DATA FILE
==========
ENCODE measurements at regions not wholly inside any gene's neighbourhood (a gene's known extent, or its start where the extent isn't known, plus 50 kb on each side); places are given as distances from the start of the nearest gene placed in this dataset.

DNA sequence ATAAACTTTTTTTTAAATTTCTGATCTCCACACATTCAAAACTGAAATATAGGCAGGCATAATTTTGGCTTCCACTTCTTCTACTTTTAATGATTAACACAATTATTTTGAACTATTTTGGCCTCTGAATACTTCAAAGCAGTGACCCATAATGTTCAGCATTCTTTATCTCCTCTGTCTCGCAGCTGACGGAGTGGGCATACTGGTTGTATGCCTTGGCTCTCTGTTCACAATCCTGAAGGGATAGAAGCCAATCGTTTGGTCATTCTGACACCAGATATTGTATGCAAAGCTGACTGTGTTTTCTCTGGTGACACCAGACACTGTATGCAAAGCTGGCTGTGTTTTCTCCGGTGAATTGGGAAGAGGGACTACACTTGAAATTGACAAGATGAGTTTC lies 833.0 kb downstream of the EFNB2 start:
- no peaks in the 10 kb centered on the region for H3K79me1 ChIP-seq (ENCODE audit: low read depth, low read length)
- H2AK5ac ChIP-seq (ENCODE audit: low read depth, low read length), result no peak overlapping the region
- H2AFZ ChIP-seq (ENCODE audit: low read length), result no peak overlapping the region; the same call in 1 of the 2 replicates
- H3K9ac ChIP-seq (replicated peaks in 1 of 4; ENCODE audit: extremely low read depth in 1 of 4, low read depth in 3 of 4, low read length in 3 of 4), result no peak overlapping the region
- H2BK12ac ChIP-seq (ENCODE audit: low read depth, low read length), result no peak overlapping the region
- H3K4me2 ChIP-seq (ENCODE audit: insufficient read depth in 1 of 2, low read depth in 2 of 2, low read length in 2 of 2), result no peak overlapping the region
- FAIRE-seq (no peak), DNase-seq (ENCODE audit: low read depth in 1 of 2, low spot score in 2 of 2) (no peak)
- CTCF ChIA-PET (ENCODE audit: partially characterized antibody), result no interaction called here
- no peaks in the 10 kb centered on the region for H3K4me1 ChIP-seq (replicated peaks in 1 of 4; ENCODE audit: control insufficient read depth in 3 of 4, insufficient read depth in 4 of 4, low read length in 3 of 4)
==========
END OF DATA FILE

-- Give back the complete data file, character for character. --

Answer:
ENCODE measurements at regions not wholly inside any gene's neighbourhood (a gene's known extent, or its start where the extent isn't known, plus 50 kb on each side); places are given as distances from the start of the nearest gene placed in this dataset.

DNA sequence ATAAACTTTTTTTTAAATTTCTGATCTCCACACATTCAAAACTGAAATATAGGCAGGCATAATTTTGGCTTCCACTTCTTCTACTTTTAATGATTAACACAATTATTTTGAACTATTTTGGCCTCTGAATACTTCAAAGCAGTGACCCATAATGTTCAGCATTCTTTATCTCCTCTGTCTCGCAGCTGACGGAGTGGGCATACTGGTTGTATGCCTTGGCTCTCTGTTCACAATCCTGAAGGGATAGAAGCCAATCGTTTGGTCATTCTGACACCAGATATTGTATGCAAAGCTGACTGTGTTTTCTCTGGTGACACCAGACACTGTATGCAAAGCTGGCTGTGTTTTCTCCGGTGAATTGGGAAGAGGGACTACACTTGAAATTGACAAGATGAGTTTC lies 833.0 kb downstream of the EFNB2 start:
- no peaks in the 10 kb centered on the region for H3K79me1 ChIP-seq (ENCODE audit: low read depth, low read length)
- H2AK5ac ChIP-seq (ENCODE audit: low read depth, low read length), result no peak overlapping the region
- H2AFZ ChIP-seq (ENCODE audit: low read length), result no peak overlapping the region; the same call in 1 of the 2 replicates
- H3K9ac ChIP-seq (replicated peaks in 1 of 4; ENCODE audit: extremely low read depth in 1 of 4, low read depth in 3 of 4, low read length in 3 of 4), result no peak overlapping the region
- H2BK12ac ChIP-seq (ENCODE audit: low read depth, low read length), result no peak overlapping the region
- H3K4me2 ChIP-seq (ENCODE audit: insufficient read depth in 1 of 2, low read depth in 2 of 2, low read length in 2 of 2), result no peak overlapping the region
- FAIRE-seq (no peak), DNase-seq (ENCODE audit: low read depth in 1 of 2, low spot score in 2 of 2) (no peak)
- CTCF ChIA-PET (ENCODE audit: partially characterized antibody), result no interaction called here
- no peaks in the 10 kb centered on the region for H3K4me1 ChIP-seq (replicated peaks in 1 of 4; ENCODE audit: control insufficient read depth in 3 of 4, insufficient read depth in 4 of 4, low read length in 3 of 4)